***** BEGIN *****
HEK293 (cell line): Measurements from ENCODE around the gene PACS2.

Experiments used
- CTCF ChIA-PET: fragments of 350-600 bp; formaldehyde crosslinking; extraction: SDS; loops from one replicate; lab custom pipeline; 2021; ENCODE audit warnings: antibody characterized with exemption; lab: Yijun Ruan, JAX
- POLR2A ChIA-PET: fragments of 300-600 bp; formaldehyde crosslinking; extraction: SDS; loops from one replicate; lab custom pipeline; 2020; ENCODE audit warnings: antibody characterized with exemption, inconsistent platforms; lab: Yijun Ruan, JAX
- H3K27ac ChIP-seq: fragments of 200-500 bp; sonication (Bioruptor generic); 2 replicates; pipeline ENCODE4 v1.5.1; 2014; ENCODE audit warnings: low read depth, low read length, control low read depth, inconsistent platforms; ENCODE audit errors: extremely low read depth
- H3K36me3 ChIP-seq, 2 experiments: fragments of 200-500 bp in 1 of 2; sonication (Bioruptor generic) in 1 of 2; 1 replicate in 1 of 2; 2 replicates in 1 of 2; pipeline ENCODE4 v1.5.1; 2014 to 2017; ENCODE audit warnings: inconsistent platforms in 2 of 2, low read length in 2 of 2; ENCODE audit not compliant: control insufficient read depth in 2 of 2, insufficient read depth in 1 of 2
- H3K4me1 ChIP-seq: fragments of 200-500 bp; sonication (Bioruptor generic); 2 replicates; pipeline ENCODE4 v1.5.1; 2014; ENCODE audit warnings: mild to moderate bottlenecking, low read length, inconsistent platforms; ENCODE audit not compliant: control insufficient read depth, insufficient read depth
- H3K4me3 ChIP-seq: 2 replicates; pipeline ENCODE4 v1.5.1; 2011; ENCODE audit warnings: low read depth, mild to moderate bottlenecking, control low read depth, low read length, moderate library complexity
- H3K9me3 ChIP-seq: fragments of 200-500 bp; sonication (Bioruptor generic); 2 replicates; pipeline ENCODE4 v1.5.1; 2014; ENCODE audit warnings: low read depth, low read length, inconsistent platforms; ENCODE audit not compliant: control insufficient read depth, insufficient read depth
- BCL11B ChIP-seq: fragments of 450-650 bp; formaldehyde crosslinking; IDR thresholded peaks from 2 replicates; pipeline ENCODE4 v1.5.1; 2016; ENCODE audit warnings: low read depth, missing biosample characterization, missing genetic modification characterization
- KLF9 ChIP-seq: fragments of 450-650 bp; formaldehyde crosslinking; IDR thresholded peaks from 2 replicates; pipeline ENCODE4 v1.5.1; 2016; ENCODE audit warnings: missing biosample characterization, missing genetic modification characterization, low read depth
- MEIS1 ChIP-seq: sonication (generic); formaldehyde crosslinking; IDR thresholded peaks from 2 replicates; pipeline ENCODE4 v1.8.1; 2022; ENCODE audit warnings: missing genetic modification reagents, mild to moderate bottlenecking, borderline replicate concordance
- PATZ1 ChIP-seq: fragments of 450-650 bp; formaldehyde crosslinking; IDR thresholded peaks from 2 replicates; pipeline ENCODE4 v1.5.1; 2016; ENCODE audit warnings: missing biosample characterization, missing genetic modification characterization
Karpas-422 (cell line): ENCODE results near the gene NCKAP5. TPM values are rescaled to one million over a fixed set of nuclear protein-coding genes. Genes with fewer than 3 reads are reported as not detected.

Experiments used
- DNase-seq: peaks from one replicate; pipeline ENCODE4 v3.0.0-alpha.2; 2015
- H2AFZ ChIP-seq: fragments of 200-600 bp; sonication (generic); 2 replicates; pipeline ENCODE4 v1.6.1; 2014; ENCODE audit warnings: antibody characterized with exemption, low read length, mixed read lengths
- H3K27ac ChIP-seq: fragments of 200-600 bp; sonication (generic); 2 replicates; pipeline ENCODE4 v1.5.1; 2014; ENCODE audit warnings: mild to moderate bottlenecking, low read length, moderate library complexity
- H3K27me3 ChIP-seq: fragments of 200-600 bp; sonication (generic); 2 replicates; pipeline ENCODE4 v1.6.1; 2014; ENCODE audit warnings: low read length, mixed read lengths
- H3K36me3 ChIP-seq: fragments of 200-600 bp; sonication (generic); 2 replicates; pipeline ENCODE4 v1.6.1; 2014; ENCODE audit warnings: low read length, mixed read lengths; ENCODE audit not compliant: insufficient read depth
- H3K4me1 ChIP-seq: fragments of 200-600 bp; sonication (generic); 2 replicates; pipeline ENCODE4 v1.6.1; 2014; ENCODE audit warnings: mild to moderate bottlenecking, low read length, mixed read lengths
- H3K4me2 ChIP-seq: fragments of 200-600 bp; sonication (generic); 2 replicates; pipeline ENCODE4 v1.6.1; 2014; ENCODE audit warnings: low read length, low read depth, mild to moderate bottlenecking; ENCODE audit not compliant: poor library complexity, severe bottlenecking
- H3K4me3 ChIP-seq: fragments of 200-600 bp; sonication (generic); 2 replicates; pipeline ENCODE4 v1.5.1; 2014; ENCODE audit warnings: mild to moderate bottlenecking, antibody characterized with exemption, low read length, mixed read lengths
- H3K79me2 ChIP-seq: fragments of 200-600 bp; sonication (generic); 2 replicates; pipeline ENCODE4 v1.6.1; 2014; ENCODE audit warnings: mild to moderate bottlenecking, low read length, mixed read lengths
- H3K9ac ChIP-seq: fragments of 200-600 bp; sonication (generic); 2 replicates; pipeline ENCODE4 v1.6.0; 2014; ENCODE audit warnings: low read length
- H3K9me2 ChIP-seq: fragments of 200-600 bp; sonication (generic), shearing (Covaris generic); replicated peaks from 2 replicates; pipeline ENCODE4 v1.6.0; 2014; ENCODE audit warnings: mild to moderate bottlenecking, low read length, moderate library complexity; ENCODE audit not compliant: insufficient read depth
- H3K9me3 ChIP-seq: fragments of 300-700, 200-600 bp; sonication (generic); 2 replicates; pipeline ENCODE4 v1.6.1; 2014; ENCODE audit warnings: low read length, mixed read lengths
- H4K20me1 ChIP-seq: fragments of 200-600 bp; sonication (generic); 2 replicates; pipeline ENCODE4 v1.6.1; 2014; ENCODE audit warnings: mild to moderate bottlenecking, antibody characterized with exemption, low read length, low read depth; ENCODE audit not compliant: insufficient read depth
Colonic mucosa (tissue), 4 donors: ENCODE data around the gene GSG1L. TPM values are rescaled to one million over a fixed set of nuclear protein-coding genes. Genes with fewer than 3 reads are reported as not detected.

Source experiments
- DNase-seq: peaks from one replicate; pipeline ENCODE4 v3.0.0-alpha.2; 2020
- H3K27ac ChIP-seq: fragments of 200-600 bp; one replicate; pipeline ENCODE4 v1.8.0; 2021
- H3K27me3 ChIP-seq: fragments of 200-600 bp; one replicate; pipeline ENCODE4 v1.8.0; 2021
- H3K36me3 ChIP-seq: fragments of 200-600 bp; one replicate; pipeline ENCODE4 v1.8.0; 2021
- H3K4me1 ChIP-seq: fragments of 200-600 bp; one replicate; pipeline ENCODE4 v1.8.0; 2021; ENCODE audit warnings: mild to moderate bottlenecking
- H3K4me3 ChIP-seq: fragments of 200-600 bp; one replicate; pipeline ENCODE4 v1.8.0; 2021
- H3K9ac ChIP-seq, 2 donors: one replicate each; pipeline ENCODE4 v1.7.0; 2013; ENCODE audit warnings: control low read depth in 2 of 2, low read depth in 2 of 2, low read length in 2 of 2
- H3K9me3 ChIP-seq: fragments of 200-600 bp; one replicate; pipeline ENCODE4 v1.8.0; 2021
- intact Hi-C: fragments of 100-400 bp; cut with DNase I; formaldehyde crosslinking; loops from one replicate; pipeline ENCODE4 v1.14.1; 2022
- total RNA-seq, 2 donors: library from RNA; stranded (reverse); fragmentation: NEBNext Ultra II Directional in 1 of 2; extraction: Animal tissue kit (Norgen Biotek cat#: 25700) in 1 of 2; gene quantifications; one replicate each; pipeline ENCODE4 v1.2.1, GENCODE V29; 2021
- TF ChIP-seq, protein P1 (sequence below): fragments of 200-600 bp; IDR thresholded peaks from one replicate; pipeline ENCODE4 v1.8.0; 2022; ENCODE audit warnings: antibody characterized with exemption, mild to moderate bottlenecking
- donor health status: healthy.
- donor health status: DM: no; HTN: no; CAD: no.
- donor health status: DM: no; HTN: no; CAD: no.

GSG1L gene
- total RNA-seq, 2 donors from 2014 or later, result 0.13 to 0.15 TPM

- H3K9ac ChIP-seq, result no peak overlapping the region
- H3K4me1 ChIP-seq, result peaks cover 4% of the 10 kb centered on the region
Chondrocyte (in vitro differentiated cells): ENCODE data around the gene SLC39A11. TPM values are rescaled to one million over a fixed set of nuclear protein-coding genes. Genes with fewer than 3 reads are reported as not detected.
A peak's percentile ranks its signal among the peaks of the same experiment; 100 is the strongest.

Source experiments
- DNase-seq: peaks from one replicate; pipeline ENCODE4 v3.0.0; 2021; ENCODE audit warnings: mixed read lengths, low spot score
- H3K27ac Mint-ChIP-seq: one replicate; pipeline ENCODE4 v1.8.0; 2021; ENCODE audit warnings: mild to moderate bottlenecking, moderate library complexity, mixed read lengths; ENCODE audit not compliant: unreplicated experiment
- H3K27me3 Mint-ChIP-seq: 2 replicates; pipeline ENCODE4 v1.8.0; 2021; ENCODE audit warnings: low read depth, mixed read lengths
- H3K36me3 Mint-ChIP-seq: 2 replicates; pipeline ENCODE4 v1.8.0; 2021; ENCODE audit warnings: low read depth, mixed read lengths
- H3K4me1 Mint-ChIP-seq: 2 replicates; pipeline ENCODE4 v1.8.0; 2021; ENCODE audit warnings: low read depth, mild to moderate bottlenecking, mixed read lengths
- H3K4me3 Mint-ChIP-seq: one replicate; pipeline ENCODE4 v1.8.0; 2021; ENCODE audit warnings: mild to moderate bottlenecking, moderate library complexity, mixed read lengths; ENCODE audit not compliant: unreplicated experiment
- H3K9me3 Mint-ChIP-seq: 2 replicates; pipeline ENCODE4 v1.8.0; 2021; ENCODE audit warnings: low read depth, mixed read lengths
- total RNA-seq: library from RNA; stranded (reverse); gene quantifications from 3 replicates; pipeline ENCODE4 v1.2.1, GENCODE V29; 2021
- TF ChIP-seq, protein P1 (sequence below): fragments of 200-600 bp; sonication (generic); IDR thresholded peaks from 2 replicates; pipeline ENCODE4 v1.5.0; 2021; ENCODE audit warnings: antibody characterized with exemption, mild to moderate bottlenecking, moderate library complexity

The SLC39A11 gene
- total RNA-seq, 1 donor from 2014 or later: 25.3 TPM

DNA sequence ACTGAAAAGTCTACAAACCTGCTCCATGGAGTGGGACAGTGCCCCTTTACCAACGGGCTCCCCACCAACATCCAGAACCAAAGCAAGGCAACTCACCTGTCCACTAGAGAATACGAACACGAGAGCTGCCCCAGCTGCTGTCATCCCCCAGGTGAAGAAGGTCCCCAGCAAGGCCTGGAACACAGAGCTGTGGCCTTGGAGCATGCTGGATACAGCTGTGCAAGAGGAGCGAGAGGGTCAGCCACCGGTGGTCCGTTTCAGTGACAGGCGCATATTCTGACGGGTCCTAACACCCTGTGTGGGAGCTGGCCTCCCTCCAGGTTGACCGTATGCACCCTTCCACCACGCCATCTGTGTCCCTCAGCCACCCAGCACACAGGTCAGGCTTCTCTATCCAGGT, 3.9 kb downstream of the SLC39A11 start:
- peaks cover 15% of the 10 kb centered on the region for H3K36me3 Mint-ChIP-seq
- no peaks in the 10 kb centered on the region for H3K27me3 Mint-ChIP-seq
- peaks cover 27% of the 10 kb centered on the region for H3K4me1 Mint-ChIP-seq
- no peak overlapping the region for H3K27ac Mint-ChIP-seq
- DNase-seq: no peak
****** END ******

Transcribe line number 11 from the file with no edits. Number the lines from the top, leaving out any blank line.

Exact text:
- KLF9 ChIP-seq: fragments of 450-650 bp; formaldehyde crosslinking; IDR thresholded peaks from 2 replicates; pipeline ENCODE4 v1.5.1; 2016; ENCODE audit warnings: missing biosample characterization, missing genetic modification characterization, low read depth